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The Drowned and the Saved – Primo Levi

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  • Pages: 3
  • Word count: 684
  • Category: Holocaust

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Fatally haunted by the oppressive memories of the Holocaust, Elie Wiesel once said, “Never shall I forget that night, the first night in camp, which has turned my life into one long night” (32).  What is remembered of the Holocaust today is a deniable memory of a traumatic experience where survivors made decisions to become murderers and committed crimes to save themselves.  As a survivor of the Holocaust, Primo Levi’s memoir The Drowned and the Saved provides a dichotomy of those who were executed voluntarily and involuntarily, where morals were corrupted for the desire of power and will to live.  Striving to survive, the survivors of the Holocaust encountered what Levi defines, “the gray zone”.  Awed for the will to live, Levi explains how as an intellectual individual with good communication skills, he became a privileged prisoner with a desire to power and was “saved”; thus, experiencing the “shame” for the underprivileged prisoners upon entering the gray zone.

As intellectual individuals, those who entered the gray zone had efficient communication skills of understanding the verbal interactions within the Germans and were able to become privileged prisoners.  Levi had the intellectual mind of understanding the German elements where he was able to understand the orders that were given to him. He provides an example of how the privileged prisoners had a desire for power to escape death and introduces the Kapos, work squads who supervised the prisoners.  Becoming a Kapo as the authority were given those who were ready to compromise with the Nazi’s and became the solution of escaping the suffering and humiliation. Because they earned their privileges for punishing the prisoners through “committing the worst atrocities on their subjects as punishments” (46), Kapos entered the gray zone with an objective to commit a crime rather than choosing death.  As a privileged prisoner, Levi explains how he witnessed the “useful violence” of how the objective was to humiliate and make the “enemy suffer”, thus, “before dying the victim must be degraded so that the murderer will be less burdened by guilt” (126).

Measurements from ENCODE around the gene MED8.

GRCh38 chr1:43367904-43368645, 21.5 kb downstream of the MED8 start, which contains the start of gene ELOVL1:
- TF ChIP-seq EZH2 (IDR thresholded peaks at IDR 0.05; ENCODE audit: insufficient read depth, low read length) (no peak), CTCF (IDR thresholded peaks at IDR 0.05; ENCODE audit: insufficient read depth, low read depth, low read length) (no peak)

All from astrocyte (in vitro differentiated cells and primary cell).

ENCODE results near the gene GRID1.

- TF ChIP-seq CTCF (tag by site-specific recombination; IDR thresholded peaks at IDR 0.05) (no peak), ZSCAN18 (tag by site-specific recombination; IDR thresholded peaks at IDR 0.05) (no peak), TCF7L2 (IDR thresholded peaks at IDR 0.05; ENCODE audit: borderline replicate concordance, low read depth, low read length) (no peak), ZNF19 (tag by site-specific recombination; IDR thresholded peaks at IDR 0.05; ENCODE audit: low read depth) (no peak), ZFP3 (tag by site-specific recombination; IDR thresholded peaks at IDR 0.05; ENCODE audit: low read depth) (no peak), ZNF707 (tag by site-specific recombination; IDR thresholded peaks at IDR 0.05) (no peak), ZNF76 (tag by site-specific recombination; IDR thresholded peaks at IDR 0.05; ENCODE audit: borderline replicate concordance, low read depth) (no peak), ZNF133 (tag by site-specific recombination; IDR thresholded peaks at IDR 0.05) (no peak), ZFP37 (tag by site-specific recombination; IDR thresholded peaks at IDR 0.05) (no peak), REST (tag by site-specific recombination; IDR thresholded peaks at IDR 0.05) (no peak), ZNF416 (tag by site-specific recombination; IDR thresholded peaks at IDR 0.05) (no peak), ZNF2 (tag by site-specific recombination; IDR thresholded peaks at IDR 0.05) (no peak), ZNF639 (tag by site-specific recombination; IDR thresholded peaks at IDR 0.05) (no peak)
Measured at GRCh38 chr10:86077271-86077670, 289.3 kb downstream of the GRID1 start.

As of today, the survivors who entered the gray zone were unable to separate the good from the evil and experienced shame as Levi defines, “a feeling of guilt during the imprisonment and afterward” (73) which “coincided with reacquired freedom which was extremely composite” (75). As a privileged prisoner who as at the concentration camps for almost a year, Levi explains how it was time for him to put himself in front of his fellow prisoners; he cared about his own life with no intention of helping others and feels guilty for being alive today.  Although there was nothing that he can do to help save the lives of other, Levi’s sense of guilt comes in as he was unable to save one of his prisoner’s life.  In addition to suffering from hunger, Levi suffered from thirst and failed to share a drop of water from a pipe where he could have shared it with someone who was dying.  Levi was one of those who were saved, entering the concentration camps as “the selfish, the violent, the insensitive, and the collaborative of the ‘gray zone,’ the species” (82) while the others drowned.

The Holocaust today still remains and continues to remain indisputable events in history where survivors of the Holocaust are classified into those who were “saved”.  Upon entering the gray zone with the desire to gain certain privileges, those who were “saved” today avoid recalling the painful memories and deny having committed to a given act.  As many questions are asked to the survivors of the holocaust to why the remarkable incidents of humiliation and useless violence occurred, answers are often referred to as “I don’t know” and “I don’t remember”. The gray zone, where the “two camps of masters and servants both diverge and converge” (42) explain why the holocaust is a remarkable, tragic event.   Those with the courage to survive were able to set aside their guilt with a desire for power and committed crimes to do what was necessary to survive.

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